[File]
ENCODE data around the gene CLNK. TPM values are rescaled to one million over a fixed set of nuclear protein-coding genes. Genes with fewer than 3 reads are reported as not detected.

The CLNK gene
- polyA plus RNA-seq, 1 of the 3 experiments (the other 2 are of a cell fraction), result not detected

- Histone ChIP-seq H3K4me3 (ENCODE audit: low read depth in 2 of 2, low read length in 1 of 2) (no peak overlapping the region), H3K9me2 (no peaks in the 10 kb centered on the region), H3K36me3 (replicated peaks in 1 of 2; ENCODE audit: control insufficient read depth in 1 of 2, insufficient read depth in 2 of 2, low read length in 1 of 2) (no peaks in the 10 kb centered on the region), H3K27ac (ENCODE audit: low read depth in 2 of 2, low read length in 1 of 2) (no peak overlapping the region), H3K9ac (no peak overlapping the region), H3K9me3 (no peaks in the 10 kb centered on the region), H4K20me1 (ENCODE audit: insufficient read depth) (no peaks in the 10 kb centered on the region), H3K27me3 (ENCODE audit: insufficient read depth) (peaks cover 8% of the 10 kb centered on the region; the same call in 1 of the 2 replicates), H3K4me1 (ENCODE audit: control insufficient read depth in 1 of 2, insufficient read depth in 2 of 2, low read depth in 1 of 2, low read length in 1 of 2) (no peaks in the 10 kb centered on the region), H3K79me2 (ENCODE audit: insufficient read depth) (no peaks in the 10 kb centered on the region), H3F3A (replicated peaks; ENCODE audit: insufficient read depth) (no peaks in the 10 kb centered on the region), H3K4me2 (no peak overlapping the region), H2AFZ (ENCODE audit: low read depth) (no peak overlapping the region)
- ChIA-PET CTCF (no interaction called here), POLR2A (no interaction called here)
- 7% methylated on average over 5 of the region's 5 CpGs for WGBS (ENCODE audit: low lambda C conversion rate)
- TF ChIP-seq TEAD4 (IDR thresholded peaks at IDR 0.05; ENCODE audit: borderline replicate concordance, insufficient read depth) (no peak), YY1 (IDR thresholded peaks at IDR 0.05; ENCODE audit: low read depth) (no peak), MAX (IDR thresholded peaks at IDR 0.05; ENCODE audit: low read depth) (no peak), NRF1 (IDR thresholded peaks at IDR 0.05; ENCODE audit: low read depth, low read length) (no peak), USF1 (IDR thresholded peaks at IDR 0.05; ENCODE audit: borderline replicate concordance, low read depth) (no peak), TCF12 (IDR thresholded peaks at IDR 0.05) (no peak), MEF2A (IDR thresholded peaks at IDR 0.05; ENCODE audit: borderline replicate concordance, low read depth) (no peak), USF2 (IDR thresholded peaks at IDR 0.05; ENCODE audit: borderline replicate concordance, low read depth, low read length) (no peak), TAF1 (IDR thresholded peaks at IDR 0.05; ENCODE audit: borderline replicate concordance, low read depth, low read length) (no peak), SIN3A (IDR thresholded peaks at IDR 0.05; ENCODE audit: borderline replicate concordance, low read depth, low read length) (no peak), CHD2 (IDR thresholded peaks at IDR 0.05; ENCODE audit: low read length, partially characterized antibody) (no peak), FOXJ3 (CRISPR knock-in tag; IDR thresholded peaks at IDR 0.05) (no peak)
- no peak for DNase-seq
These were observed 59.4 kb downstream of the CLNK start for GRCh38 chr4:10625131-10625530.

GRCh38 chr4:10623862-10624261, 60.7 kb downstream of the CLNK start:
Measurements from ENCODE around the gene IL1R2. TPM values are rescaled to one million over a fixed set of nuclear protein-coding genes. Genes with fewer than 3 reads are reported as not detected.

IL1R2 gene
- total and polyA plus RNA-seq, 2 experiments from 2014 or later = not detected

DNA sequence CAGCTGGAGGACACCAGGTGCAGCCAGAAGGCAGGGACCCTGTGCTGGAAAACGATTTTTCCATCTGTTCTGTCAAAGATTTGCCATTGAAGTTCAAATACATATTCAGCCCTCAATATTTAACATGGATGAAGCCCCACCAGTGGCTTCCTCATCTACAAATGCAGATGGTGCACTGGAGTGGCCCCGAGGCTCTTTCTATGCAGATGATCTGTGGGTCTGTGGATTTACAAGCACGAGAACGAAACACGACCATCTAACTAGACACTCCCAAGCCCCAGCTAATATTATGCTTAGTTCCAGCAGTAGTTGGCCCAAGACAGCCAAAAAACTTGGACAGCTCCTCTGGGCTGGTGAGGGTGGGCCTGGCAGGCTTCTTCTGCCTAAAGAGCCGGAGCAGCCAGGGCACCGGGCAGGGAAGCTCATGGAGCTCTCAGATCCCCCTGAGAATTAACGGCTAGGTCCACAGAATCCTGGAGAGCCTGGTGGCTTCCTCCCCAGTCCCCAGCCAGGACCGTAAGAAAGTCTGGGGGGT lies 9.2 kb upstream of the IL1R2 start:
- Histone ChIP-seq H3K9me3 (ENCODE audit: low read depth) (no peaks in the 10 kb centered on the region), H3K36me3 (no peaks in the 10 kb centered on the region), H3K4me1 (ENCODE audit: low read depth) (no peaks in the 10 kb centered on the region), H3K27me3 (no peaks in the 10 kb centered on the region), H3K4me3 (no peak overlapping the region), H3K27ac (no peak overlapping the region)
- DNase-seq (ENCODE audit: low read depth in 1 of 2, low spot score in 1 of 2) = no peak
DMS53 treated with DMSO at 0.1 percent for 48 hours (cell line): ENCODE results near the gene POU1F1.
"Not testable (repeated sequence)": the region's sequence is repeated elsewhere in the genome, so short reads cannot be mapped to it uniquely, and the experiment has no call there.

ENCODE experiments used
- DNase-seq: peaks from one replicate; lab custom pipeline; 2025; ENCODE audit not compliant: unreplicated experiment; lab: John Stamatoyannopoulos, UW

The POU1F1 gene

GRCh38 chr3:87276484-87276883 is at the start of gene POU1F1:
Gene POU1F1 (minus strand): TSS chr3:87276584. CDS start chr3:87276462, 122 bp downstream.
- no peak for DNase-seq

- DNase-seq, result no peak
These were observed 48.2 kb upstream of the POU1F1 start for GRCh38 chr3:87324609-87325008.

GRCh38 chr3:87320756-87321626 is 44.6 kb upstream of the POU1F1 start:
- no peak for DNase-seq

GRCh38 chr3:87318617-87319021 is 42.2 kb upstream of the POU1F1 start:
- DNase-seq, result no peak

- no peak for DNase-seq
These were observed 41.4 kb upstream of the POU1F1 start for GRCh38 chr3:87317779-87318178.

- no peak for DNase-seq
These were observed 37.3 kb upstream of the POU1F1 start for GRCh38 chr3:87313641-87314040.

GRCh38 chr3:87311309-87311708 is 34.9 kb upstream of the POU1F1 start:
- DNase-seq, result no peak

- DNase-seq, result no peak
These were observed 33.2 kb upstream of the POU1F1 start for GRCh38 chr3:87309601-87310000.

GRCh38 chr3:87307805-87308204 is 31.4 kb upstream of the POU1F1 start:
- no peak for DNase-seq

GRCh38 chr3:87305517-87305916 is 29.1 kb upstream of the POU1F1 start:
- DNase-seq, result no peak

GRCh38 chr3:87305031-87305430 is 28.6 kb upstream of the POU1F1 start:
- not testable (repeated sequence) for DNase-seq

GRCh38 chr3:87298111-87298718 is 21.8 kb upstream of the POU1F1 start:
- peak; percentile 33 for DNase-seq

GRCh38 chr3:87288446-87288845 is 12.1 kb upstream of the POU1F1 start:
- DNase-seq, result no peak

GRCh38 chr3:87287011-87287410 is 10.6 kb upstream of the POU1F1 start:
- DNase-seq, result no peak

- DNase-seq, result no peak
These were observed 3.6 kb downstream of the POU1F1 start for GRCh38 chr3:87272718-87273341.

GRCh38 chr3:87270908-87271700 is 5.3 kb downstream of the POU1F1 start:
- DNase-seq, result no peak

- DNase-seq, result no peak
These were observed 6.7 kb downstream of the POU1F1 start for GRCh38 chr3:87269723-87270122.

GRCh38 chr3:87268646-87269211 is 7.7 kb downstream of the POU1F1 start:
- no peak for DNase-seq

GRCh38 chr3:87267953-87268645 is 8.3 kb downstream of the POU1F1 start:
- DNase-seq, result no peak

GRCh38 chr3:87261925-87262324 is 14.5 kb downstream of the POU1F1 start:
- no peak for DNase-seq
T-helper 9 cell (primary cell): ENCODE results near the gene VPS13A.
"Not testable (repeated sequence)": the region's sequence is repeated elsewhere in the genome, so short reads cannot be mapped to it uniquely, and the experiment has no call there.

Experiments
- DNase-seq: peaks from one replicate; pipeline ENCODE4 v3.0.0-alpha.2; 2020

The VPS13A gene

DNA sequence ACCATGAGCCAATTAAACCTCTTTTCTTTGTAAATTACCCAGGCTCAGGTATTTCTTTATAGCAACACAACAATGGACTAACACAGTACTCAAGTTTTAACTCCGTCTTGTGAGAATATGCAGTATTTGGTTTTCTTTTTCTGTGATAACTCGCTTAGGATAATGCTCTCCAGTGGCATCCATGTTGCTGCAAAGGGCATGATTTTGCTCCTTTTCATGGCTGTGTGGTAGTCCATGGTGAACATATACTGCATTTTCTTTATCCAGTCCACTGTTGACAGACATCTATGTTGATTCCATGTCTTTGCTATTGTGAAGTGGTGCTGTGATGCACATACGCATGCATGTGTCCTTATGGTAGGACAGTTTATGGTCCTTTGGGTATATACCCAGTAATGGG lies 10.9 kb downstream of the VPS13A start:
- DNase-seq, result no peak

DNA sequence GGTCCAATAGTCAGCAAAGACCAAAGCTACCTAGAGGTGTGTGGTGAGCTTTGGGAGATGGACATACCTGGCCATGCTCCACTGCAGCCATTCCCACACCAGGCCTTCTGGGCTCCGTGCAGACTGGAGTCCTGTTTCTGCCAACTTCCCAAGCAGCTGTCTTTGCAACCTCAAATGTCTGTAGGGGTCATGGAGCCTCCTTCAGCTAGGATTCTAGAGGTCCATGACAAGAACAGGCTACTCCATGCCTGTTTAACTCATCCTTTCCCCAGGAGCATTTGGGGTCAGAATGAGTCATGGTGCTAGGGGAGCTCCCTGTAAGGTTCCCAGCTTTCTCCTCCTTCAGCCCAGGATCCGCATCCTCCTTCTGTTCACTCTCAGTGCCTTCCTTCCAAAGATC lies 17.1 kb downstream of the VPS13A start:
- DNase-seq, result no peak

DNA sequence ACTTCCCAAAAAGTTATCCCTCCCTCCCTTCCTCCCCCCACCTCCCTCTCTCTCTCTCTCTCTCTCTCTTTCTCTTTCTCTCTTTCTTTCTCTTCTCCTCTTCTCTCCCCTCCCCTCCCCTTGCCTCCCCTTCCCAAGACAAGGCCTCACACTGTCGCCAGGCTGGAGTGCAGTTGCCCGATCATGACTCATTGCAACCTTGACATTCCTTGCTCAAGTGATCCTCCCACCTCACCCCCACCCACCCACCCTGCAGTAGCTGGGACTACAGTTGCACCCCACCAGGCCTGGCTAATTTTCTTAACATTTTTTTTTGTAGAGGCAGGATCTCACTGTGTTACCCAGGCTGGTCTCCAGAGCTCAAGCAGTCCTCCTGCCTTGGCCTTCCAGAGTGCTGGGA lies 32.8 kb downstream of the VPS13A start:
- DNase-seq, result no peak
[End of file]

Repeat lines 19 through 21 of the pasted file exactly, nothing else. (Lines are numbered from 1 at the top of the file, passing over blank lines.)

ENCODE experiments used
- DNase-seq: peaks from one replicate; lab custom pipeline; 2025; ENCODE audit not compliant: unreplicated experiment; lab: John Stamatoyannopoulos, UW

The POU1F1 gene